In Afghanistan, where most women do not get to choose their own husbands, year-old Zaiba felt she had little choice but to run away from home when she fell in love. When Zaiba and her cousin announced they wanted to get married, her father opposed the match and demanded payment of an impossibly high bride-price, 15, US dollars. Actually, he wanted to sell me," she said. Zaiba found refuge in a refuge for women in the northern city of Mazar-e Sharif, where she has been for the last two months. Her father Nuruddin, 80, was invited to the safe house to see whether he and his daughter could come to some agreement. He staunchly denies blocking Zaiba's wish to marry her cousin.
Afghan woman's ears cut off by husband
Afghanistan’s Violence Against Women Units | IDLO - International Development Law Organization
Nearly 30 shelters across the country — a legacy of the U. The shelters also offer safety to women at risk of so-called honor killings, or of being sold into marriage to repay debts, a still-common practice. A year-old at one such shelter in Kabul fled western Afghanistan after her father tried to trade her to another family for marriage in return for a young bride following the death of his wife. In the four years since she fled, she has learned to read and write, as well as how to sew, and is now teaching the other women. More than 15 years after the Taliban were overthrown, Afghanistan remains a deeply conservative country where women are largely confined to their homes.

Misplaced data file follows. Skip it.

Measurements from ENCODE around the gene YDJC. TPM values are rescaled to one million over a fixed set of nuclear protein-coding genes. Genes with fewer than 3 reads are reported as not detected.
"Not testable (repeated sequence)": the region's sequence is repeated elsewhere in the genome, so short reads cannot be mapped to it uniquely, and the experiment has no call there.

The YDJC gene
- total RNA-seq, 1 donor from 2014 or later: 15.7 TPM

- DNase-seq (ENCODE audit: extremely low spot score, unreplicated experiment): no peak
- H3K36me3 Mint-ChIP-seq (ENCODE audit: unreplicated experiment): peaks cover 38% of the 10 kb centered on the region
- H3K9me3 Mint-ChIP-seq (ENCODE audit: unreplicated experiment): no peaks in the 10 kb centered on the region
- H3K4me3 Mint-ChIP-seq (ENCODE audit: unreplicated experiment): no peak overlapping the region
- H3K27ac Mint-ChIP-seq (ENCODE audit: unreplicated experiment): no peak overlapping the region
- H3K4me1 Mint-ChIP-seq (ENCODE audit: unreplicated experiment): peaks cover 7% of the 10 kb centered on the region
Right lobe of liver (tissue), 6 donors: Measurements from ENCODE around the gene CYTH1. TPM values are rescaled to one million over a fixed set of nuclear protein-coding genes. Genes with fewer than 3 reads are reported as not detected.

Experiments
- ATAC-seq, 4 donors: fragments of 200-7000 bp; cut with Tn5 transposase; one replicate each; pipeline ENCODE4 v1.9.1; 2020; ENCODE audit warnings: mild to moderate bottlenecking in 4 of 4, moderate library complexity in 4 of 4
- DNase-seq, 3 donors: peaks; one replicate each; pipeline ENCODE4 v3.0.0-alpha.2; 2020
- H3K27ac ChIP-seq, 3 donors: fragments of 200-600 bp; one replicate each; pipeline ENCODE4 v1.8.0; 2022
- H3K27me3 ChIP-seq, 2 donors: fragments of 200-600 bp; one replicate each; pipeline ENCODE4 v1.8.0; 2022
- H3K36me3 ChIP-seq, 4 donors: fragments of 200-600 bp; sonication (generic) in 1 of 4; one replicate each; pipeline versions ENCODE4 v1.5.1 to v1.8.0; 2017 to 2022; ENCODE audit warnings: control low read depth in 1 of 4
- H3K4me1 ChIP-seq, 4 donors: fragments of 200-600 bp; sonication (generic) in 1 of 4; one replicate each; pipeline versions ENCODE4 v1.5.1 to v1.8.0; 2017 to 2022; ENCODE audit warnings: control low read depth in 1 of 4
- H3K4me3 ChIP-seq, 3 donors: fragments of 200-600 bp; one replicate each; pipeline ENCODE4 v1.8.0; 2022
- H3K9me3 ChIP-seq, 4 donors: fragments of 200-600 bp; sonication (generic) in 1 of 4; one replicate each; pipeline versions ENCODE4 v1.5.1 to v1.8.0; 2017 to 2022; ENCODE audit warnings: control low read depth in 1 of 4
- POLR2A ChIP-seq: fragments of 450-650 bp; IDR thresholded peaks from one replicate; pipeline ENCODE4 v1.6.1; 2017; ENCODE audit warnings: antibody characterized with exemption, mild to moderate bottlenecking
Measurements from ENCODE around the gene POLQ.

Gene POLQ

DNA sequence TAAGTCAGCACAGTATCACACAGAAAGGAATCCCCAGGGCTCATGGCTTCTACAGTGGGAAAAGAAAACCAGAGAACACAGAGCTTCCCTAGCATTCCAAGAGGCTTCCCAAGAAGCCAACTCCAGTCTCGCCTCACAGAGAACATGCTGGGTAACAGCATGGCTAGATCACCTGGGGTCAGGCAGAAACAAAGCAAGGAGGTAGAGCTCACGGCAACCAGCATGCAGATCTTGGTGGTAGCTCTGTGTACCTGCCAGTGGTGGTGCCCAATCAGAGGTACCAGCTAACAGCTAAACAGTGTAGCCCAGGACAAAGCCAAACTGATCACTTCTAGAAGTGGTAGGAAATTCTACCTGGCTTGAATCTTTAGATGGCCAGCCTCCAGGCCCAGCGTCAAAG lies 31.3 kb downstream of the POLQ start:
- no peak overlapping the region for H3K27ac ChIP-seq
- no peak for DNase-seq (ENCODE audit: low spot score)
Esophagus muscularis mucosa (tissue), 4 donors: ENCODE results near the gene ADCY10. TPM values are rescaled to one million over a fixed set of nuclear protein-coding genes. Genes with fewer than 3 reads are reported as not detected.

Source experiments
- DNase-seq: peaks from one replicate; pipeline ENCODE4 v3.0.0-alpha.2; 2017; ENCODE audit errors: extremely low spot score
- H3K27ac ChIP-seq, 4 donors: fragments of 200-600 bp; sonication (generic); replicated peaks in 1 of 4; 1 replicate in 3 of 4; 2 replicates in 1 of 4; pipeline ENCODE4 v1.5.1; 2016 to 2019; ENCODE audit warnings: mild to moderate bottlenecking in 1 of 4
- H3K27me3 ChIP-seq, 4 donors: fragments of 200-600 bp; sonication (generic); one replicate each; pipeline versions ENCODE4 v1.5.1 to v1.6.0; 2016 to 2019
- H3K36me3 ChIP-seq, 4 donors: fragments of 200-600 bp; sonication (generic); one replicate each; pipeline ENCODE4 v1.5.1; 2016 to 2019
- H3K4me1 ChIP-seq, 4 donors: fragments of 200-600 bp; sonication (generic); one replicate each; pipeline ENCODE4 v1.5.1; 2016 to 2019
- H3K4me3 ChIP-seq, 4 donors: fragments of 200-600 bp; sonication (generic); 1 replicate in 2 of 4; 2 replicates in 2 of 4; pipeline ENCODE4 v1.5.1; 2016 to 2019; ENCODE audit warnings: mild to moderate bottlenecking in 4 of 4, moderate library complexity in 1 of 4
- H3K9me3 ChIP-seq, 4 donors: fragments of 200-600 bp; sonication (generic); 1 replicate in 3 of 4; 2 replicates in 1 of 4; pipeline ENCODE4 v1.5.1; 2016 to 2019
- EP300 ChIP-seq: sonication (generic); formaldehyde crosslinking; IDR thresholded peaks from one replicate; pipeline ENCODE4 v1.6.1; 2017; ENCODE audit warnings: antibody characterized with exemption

An investigation by IWPR has revealed that child marriage remains rampant in the north of Afghanistan, with the local authorities warning that they are powerless to combat the practice. Dozens of fathers and tribal elders interviewed in Balkh, Faryab, and Jowzjan provinces all said that most girls in their communities were married off between the ages of nine and The legal age for marriage in Afghanistan is 16, although it can be as low as 15 with parental consent. Local officials and rights workers said that they had been unable to combat traditional practices that often led to young girls being married off to much older men for large sums of money.
Parwana is a young woman living in Mazar-e Sharif of Balkh province. Unfortunately, she became one of millions of women around the world who experience domestic violence. After she was married, Parwana moved in with her in-laws, and her nightmare began. They treated her with little respect.